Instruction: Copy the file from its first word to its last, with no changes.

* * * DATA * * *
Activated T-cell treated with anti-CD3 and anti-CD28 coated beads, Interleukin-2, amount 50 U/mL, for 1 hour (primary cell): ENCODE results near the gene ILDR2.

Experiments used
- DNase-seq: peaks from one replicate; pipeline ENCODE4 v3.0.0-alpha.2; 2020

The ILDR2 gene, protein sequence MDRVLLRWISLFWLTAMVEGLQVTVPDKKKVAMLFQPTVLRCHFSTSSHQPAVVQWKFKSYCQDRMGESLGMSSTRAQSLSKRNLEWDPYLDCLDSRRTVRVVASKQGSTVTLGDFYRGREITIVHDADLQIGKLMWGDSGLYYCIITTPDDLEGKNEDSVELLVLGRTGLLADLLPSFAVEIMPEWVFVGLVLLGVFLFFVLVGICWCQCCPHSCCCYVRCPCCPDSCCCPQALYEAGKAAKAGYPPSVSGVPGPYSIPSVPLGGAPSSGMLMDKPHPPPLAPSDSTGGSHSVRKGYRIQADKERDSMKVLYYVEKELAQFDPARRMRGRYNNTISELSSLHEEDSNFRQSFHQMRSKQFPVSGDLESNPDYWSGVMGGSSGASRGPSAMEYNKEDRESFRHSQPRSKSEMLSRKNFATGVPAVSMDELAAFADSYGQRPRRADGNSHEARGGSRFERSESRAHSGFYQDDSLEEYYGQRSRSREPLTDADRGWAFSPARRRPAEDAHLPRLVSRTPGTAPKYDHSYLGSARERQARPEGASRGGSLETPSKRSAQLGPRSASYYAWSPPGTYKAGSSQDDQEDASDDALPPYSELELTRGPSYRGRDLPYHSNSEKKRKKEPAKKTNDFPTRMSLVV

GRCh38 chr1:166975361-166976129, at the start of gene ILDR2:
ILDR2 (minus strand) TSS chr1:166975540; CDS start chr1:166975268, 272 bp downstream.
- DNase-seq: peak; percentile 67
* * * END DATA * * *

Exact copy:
Activated T-cell treated with anti-CD3 and anti-CD28 coated beads, Interleukin-2, amount 50 U/mL, for 1 hour (primary cell): ENCODE results near the gene ILDR2.

Experiments used
- DNase-seq: peaks from one replicate; pipeline ENCODE4 v3.0.0-alpha.2; 2020

The ILDR2 gene, protein sequence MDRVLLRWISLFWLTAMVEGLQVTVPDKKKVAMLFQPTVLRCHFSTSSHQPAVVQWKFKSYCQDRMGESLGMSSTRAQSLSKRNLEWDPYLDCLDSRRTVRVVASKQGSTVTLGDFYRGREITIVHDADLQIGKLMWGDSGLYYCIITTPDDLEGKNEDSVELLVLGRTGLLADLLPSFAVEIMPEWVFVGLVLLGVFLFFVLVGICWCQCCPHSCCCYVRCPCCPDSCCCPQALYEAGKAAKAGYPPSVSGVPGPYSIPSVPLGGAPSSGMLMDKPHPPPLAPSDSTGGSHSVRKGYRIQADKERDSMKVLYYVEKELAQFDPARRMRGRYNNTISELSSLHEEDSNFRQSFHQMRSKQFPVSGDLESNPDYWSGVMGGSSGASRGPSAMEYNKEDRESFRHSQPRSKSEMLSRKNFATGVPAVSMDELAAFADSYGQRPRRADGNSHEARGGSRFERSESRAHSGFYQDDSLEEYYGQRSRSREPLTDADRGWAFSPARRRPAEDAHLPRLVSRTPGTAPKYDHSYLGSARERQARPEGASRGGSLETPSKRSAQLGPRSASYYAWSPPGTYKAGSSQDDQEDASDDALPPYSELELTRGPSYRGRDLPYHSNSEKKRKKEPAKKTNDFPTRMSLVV

GRCh38 chr1:166975361-166976129, at the start of gene ILDR2:
ILDR2 (minus strand) TSS chr1:166975540; CDS start chr1:166975268, 272 bp downstream.
- DNase-seq: peak; percentile 67